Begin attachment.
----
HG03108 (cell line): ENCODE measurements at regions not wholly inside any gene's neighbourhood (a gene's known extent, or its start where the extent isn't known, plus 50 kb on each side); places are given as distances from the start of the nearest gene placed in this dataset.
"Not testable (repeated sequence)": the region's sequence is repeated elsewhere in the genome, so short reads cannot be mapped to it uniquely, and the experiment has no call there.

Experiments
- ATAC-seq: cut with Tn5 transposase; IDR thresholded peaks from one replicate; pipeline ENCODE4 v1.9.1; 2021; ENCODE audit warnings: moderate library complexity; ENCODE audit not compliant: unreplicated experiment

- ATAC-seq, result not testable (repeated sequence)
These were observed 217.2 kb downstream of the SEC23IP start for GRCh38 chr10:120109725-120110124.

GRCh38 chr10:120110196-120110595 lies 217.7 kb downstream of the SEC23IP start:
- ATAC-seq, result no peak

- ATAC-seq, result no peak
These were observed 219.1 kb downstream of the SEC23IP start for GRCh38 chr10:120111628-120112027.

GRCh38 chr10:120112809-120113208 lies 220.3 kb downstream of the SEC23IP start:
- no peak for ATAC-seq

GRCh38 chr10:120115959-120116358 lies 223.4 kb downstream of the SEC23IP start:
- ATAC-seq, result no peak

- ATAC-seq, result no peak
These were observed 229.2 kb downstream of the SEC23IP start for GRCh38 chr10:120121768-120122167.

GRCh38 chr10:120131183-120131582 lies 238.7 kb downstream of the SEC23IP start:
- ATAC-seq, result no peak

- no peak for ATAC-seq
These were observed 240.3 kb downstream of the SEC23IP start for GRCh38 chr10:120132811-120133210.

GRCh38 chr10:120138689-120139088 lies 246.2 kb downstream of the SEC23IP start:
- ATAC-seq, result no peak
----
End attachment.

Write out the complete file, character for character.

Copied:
HG03108 (cell line): ENCODE measurements at regions not wholly inside any gene's neighbourhood (a gene's known extent, or its start where the extent isn't known, plus 50 kb on each side); places are given as distances from the start of the nearest gene placed in this dataset.
"Not testable (repeated sequence)": the region's sequence is repeated elsewhere in the genome, so short reads cannot be mapped to it uniquely, and the experiment has no call there.

Experiments
- ATAC-seq: cut with Tn5 transposase; IDR thresholded peaks from one replicate; pipeline ENCODE4 v1.9.1; 2021; ENCODE audit warnings: moderate library complexity; ENCODE audit not compliant: unreplicated experiment

- ATAC-seq, result not testable (repeated sequence)
These were observed 217.2 kb downstream of the SEC23IP start for GRCh38 chr10:120109725-120110124.

GRCh38 chr10:120110196-120110595 lies 217.7 kb downstream of the SEC23IP start:
- ATAC-seq, result no peak

- ATAC-seq, result no peak
These were observed 219.1 kb downstream of the SEC23IP start for GRCh38 chr10:120111628-120112027.

GRCh38 chr10:120112809-120113208 lies 220.3 kb downstream of the SEC23IP start:
- no peak for ATAC-seq

GRCh38 chr10:120115959-120116358 lies 223.4 kb downstream of the SEC23IP start:
- ATAC-seq, result no peak

- ATAC-seq, result no peak
These were observed 229.2 kb downstream of the SEC23IP start for GRCh38 chr10:120121768-120122167.

GRCh38 chr10:120131183-120131582 lies 238.7 kb downstream of the SEC23IP start:
- ATAC-seq, result no peak

- no peak for ATAC-seq
These were observed 240.3 kb downstream of the SEC23IP start for GRCh38 chr10:120132811-120133210.

GRCh38 chr10:120138689-120139088 lies 246.2 kb downstream of the SEC23IP start:
- ATAC-seq, result no peak